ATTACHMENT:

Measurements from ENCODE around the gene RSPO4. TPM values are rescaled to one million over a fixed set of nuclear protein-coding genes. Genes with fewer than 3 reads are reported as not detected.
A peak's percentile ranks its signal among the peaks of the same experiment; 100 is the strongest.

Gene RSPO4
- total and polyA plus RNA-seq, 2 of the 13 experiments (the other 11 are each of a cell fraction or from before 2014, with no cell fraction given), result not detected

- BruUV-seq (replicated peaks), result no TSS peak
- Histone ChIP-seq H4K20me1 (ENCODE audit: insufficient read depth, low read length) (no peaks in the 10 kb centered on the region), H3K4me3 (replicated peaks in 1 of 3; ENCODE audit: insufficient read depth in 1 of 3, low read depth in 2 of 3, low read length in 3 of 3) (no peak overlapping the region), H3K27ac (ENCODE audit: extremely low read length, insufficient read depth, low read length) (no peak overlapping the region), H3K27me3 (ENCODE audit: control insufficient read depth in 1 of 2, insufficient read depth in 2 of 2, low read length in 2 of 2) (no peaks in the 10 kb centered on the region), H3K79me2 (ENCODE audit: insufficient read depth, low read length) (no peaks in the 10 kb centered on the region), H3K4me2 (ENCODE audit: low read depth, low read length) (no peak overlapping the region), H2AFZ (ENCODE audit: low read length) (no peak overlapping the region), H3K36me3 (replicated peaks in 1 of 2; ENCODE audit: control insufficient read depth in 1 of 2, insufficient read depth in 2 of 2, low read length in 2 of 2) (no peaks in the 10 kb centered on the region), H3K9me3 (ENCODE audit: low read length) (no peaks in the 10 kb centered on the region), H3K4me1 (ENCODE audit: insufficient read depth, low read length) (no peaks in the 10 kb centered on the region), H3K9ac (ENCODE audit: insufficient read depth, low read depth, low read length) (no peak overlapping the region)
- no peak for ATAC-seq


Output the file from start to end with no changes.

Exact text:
Measurements from ENCODE around the gene RSPO4. TPM values are rescaled to one million over a fixed set of nuclear protein-coding genes. Genes with fewer than 3 reads are reported as not detected.
A peak's percentile ranks its signal among the peaks of the same experiment; 100 is the strongest.

Gene RSPO4
- total and polyA plus RNA-seq, 2 of the 13 experiments (the other 11 are each of a cell fraction or from before 2014, with no cell fraction given), result not detected

- BruUV-seq (replicated peaks), result no TSS peak
- Histone ChIP-seq H4K20me1 (ENCODE audit: insufficient read depth, low read length) (no peaks in the 10 kb centered on the region), H3K4me3 (replicated peaks in 1 of 3; ENCODE audit: insufficient read depth in 1 of 3, low read depth in 2 of 3, low read length in 3 of 3) (no peak overlapping the region), H3K27ac (ENCODE audit: extremely low read length, insufficient read depth, low read length) (no peak overlapping the region), H3K27me3 (ENCODE audit: control insufficient read depth in 1 of 2, insufficient read depth in 2 of 2, low read length in 2 of 2) (no peaks in the 10 kb centered on the region), H3K79me2 (ENCODE audit: insufficient read depth, low read length) (no peaks in the 10 kb centered on the region), H3K4me2 (ENCODE audit: low read depth, low read length) (no peak overlapping the region), H2AFZ (ENCODE audit: low read length) (no peak overlapping the region), H3K36me3 (replicated peaks in 1 of 2; ENCODE audit: control insufficient read depth in 1 of 2, insufficient read depth in 2 of 2, low read length in 2 of 2) (no peaks in the 10 kb centered on the region), H3K9me3 (ENCODE audit: low read length) (no peaks in the 10 kb centered on the region), H3K4me1 (ENCODE audit: insufficient read depth, low read length) (no peaks in the 10 kb centered on the region), H3K9ac (ENCODE audit: insufficient read depth, low read depth, low read length) (no peak overlapping the region)
- no peak for ATAC-seq